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Gail Simone Fired From Batgirl

The fan favorite scribe found out via email that she would no longer be writing the character she's famous for.

Batgirl

"As of Wednesday of last week, I was informed by an email from my new editor that I am no longer the writer of Batgirl."

That's what Gail Simone revealed this weekend on social media like Twitter and Tumblr. She did it with her trademark grace and good humor, while still admitting how much this hurts her, given how closely she's been associated with Barbara Gordon, from her time making Oracle and the Birds of Prey vital to her efforts with the re-abled version of her in the New 52.

"I cannot express my disappointment at this," she admitted. "I think everyone is aware how important Barbara Gordon is to me, and how important it is to me that her stories be told with respect and care, both for the character and the readers. We tried our very best to do that, and it was an honor to write Barbara for these many years."

"I want to thank DC for giving me the opportunity to write Barbara," she added, graciously. "When the new52 was announced, I was terrified that telling early stories of Barbara would mean completely invalidating her story as a disabled icon. We tried our best never to forget that, even when putting her back in the suit. Very few writers are ever lucky enough to get to work in the bat-offices, it’s a rare honor and thrill and I absolutely loved it and will miss it terribly. I am probably sounding a little bit maudlin right now, as I feel a genuine sense of loss. This wasn’t just another assignment to me."

Simone is very much a fan favorite writer, and her support has been vociferous in the wake of this news not only from her devotees, but other creators at DC as well. We're not sure of the reasons exactly why she was let go, but the final exchange in that Bleeding Cool link is cryptic enough to be unsettling. Mike Nelson jokes that maybe she hadn't put enough women in refrigerators, noting the phrase she coined when arguing against the repetitive abuse of women just as motivations for male heroes, and Simone's reponse was "Funny you should say that."

The new editor who emailed her to let her know she'd been fired, one Brian Cunningham, apparently isn't a fan (or is conveying the wishes of others who aren't fans) of the "recovery arc" that Simone had planned to reveal how the New 52 version of Barbara Gordon emerged from being disabled to taking up the cowl again.  "Sadly, the new editor nixed everything we had planned," she stated. "I think it’s very likely that will still be covered, but it will not be in the way we had been building to, which I am very sad about. And those issues are already written, but will not be published, I gather." She'll be finishing out the "Death of the Family" arc currently in progress as her last issue, #16.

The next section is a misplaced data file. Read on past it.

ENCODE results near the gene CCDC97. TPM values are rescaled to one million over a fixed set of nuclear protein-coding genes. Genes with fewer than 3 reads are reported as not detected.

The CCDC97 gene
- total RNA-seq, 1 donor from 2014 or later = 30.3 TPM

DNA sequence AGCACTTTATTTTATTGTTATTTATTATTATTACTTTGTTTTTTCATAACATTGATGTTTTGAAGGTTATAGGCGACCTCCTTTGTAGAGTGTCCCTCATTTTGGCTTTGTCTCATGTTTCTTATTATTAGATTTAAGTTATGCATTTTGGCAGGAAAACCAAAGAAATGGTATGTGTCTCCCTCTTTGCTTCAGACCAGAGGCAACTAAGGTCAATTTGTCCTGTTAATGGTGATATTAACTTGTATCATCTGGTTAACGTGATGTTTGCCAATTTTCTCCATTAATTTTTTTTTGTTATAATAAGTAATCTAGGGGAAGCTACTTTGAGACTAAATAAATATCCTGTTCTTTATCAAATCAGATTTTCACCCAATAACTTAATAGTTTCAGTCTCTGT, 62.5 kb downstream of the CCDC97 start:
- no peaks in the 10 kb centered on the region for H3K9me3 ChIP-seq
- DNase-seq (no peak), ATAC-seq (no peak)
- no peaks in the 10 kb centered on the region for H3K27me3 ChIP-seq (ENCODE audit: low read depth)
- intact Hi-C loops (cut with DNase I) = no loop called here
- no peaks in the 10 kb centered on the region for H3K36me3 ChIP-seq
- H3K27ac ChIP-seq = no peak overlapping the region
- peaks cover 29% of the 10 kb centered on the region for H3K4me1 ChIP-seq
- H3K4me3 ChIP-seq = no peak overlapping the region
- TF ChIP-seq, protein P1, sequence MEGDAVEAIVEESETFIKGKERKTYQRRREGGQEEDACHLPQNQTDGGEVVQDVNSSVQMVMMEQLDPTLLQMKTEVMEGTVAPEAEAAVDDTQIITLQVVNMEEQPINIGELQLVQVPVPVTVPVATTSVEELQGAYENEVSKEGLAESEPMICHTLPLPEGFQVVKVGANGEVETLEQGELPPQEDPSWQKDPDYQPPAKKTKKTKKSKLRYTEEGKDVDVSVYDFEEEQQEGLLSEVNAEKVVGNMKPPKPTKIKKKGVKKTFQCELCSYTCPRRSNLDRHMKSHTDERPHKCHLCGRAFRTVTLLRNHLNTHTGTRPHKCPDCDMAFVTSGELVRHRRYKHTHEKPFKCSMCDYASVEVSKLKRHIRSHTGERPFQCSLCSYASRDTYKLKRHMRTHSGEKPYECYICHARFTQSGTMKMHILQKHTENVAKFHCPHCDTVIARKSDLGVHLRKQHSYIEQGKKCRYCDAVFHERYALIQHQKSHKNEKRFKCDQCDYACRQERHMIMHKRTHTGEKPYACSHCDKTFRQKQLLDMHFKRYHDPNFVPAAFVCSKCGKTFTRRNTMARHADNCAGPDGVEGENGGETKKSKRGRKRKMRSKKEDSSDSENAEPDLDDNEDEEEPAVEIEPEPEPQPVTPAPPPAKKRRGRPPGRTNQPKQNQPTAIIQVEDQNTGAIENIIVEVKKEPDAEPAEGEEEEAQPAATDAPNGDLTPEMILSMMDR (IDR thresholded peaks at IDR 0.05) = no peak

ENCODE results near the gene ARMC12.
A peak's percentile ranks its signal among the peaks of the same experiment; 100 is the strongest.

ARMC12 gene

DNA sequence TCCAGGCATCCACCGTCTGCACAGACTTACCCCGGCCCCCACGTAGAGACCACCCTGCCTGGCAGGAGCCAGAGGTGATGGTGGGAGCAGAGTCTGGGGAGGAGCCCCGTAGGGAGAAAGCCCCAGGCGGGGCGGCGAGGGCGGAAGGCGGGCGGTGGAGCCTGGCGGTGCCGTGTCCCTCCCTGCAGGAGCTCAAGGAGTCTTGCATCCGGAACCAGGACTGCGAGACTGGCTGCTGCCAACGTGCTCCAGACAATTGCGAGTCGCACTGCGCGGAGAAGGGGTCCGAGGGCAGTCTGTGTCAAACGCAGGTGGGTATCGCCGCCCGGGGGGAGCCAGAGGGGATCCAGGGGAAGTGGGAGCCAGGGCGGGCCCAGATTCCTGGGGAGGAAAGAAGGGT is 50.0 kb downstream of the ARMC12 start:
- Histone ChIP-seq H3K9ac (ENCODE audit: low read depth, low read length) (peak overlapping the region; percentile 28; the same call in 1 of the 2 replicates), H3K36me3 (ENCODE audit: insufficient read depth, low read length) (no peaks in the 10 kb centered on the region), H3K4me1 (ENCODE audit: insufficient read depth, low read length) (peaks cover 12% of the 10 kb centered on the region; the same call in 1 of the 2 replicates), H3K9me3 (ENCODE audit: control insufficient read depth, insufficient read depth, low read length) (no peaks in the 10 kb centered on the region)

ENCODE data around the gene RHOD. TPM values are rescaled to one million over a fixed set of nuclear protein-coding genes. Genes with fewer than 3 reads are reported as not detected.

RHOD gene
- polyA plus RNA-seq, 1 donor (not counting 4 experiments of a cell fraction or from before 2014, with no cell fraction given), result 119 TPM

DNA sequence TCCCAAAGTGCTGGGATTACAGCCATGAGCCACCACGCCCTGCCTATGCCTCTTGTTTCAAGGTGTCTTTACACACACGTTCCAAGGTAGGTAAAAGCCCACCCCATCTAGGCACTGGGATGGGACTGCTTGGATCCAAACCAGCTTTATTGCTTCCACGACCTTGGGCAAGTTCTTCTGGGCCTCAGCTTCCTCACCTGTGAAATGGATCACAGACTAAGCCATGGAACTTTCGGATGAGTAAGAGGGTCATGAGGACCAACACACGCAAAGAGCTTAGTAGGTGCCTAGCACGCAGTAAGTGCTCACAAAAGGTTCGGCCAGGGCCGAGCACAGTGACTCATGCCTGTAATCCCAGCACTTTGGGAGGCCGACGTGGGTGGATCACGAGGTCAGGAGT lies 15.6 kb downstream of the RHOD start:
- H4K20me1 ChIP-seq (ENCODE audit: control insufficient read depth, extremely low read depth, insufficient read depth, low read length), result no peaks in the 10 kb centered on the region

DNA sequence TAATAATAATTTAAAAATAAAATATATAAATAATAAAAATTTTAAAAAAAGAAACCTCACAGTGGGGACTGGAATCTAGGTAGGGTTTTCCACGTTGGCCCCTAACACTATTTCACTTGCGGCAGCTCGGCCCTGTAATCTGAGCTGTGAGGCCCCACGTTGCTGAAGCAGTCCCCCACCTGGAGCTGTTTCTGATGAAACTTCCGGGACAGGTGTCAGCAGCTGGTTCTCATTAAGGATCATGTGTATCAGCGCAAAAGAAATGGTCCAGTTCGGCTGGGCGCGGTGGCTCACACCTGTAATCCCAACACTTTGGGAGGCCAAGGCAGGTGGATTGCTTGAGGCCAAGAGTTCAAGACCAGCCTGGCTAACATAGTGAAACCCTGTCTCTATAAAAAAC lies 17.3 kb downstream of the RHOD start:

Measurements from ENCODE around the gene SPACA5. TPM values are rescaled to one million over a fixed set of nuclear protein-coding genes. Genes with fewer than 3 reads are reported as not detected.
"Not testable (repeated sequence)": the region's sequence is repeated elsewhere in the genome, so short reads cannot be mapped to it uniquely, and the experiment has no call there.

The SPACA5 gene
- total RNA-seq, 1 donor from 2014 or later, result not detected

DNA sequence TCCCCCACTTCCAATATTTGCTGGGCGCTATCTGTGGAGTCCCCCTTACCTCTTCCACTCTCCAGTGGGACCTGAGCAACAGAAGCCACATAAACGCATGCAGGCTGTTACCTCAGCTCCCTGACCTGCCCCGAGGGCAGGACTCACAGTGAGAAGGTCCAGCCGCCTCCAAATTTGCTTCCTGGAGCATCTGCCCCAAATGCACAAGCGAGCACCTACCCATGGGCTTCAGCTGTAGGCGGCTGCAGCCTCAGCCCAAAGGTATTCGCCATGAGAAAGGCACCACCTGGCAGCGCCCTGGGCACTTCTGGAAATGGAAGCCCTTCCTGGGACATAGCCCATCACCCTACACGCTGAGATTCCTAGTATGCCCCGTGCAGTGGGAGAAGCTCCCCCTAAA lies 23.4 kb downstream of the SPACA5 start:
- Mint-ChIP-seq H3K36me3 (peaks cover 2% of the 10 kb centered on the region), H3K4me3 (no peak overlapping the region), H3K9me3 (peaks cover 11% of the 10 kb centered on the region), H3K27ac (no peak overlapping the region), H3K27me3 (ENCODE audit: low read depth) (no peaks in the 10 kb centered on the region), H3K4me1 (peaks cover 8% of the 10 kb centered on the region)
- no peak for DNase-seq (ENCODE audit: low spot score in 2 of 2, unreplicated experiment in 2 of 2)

There has been noise made in the past that the big corporate comics companies don't like it when any one writer becomes too well associated with any one character, as that apparently makes them less marketable to new readers if they feel like they have too much history to catch up on, and that was said to be part of the reasoning why Simone wasn't allowed to continue Birds of Prey in the New 52. However, Simone's work on Batgirl was a sales success, so aside from editorial malarkey (and much has been made about the current state of DC Editorial, given Rob Liefeld pitching a fit when he left and other writers lodging complaints as well), the reasoning behind this move is unclear. But there's something weird behind the scenes at DC about Batgirl as a concept – their apparent antipathy against all other forms of Batgirl – particularly the much-missed Cassandra Cain and Stephanie Brown has been so thorough that it's hard NOT to think there's some kind of personal grudge at work against those two characters.

While we here at Crave Online have been hot and cold about her New 52 run – to me, it seemed like she was never entirely sold on de-Oracle-izing Barbara Gordon given her status as a disabled icon (or perhaps we just weren't sold on it), and couldn't always find the right beats that didn't ring like she was trying to make the best of what was editorially forced upon her. While there were some very cool moments in her Batgirl, perhaps DC thought she was focusing too much on trying to find the balance between maintaining what went before with de-aging her and making her a "fresh, new character" or what-have-you. Less old, more new. And maybe more refrigerators.

I'm also still mad that Simone's Secret Six got cancelled, as it was my favorite DC book going before the big reboot, and I was determined to follow Batgirl out of loyalty to her at first, convinced she'd figure out a way to make it work. This current Joker arc seems to have brought out some of the best in Simone, and sadly, it will also be the last with the character she's become so well-known for.

She certainly won't be out of work for long – she's too big a name for that now, and her creator-owned stuff would certainly be strong. She's also worked for Marvel before, complete with a memorable run on Deadpool that gave us Agent X, so that's entirely possible as well now that she's been inexplicably shown the door at DC. It's just the end of an era, and it's just sad, frustrating and indicative of lamentable chaos behind the scenes at Warner Bros. Comics Division.

We may know more on Monday. Stay tuned.